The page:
Don Fleming, Elvis Costello and Emmylou Harris dropped by the Cobert Report to discuss the the folk music legacy of Alan Lomax and the Cultural Equity archive. Cobert, as we’ve seen before, loves good music. The interview and the attending performances are a tiny bit awkward, but mostly due to Cobert’s insistance on being involved. I’m sure we wouldn’t want it any other way (at least in this setting).
WordPress and CR’s flash videos don’t get along, so find the video here.
We’re honored this week to have an essay from guitarist and folklorist Nathan Salsburg. On Nathan’s album Affirmed (out today on No Quarter records), you’ll hear solo guitar picking that baffles the logical senses: too intricate to be so melodic, too pretty to be so complex. Nathan’s playing is virtuosic but disarming; the runs and chord progressions are complex, but his emphasis is always on the bright and pristine nature of the tunes. Artful restraint is a rare trait for a guitarist of such skill and Nathan’s restraint on Affirmed is a gift to us. His focus, instead, is on the songs. There are eight in all (and only one non-instrumental among them), each wonderfully crafted to tell a story, in this case about race horses and indefatigable spirit.
When I asked if Nathan would be willing to write an essay for us about his musical roots, I had no idea that he was also a folklorist and traditional music expert working for the Alan Lomax Archive I mentioned here a few weeks ago (read a great interview detailing some of his work there here). Serendipity, of course, is always welcome.
I’m extremely pleased, then, to introduce our first guest essayist, Nathan Salsburg — a champion for tradition, artistry, and innovation:
My earliest and most formative musical experience was my father’s playing “Railroad Bill” to me, on the guitar, for a lullaby. It was the closest thing I’d get to the “folk process” — he’d learned it off some fellow-traveling Washington Square Park folkie, who’d learned it, perhaps, from another, who’d learned it, perhaps, from another, and so on back to Saltville, Virginia’s late, great multi-instrumentalist Hobart Smith, who had come through New York City for one of the Friends of Old-Time Music concerts in the early ’60s, and whose recording of the song, made for Alan Lomax, was then easily accessible on LP. (There are lots of versions of “Railroad Bill,” but his was the only “text,” as the professors call it, resonating through the early days of the Great Folk Scare.)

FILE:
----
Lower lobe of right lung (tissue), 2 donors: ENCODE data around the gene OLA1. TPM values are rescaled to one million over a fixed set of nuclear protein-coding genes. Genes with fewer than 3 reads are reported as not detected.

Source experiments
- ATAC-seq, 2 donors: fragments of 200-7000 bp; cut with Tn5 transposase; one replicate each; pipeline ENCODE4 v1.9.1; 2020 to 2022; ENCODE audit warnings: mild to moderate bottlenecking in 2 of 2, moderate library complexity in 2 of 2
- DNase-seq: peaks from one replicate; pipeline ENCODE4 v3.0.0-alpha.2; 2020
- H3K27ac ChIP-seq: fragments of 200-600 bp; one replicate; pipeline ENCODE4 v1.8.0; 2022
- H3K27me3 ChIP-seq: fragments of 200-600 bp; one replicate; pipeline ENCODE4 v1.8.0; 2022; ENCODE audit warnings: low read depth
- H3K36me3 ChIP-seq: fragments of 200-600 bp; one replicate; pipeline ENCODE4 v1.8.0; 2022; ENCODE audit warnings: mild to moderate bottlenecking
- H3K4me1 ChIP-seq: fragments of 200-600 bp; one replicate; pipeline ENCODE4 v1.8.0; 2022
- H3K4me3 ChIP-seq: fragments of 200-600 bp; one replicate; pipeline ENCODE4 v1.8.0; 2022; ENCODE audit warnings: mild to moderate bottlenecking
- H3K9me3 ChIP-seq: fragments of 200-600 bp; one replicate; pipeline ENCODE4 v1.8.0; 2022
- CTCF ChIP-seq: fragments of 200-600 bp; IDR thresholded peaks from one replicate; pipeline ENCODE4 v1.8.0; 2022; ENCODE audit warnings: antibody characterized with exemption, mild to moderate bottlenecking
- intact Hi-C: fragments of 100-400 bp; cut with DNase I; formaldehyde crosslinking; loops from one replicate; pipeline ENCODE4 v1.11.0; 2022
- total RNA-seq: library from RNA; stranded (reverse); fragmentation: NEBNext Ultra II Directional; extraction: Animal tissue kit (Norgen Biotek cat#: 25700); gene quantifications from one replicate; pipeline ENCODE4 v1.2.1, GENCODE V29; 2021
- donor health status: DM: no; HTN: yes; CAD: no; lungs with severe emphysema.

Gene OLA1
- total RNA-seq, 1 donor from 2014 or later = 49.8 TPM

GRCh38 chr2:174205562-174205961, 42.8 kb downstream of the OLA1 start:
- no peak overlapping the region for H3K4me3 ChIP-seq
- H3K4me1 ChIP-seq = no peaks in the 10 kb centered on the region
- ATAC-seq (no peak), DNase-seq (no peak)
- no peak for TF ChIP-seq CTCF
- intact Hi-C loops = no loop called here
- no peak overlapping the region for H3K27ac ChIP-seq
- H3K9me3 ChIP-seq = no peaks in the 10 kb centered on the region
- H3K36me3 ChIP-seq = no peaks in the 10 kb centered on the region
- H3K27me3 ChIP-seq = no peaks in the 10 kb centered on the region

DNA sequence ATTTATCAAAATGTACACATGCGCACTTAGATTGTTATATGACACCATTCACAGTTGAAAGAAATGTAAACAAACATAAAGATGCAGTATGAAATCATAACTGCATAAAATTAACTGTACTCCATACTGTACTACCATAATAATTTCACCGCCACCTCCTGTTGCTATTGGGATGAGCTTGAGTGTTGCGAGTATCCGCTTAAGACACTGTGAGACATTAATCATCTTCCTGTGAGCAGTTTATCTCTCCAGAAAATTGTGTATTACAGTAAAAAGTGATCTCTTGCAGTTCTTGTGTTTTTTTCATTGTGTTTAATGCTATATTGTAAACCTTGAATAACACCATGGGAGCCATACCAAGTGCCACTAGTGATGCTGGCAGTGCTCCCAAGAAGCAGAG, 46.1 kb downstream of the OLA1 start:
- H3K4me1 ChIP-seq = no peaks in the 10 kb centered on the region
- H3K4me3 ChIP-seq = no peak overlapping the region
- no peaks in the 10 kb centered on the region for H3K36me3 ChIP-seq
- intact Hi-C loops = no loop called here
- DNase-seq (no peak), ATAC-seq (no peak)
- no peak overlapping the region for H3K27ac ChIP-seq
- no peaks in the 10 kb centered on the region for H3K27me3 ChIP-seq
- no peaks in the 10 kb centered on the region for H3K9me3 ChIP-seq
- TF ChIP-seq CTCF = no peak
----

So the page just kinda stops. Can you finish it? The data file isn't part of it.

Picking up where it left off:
I was 17 when my father taught me its finger-style rudiments, and, like Fred McDowell said about his first tune, Tommy Johnson’s “Big Fat Mama Blues,” I worried those strings to death trying to play that song. After much effort I arrived at a tenuous satisfaction with my rendering, and could confidently pick it out for impressed friends who, having spent most of their conscious musical development in thrall to, say, the Bad Brains or Born Against, rarely if ever heard music like this. Five years later, however, I finally heard Hobart Smith’s recording. And it was a sublime and sublimely disappointing revelation: I was nowhere close to getting to the soul of the thing. I didn’t know and wasn’t told that Hobart had learned it from an old albino fellow in Saltville’s Smoky Row who had learned it from god only knows who; that Hobe’s was just a step in one of an innumerable quantity of staircases in the labyrinthine folk process, spreading out and up and down into infinity from the Ur-note struck on that celestial monochord Harry Smith turned so deftly into an enduring fetish. If I had, or had been, maybe I’d have adopted a more sanguine perspective, considering what I’d worked out for myself as one of minor-est stars in the song’s grand firmament, but a contribution nonetheless.
Eleven years after hearing Hobart Smith’s “Railroad Bill” for the first time, I’ve achieved a bit more sanguinity with regard to my own playing and its ever-increasing gallimaufry of influences, but the song has lost none of its power over me. It still rings as perfection’s essence, the tonic of the heavenly spheres — like the quarry of some famous Hindustani classical singer I was once told of, who practiced 15 hours a day for sixty-some-odd years, in vain pursuit of that single perfect note sounding forever just out of reach. And though there are countless other guitar performances that boggle my mind with their breathless grace and gravitas and humanity (and even, as some blockheads might say, greater “proficiency”), whatever it is at the core of “Railroad Bill,” deep down there in its banging heart, continues to delight, inspire, taunt, and drag me on after it, forever sought and forever hidden.
Check out the title track from Affirmed here.
And be sure to pick up a copy of the record over at No Quarter where you can get it on vinyl for only $11 (or on CD for a dollar less).
Thanks again to Mr. Salsburg for his wonderful essay. We hope it’s the first of many artist writing submissions here on the site.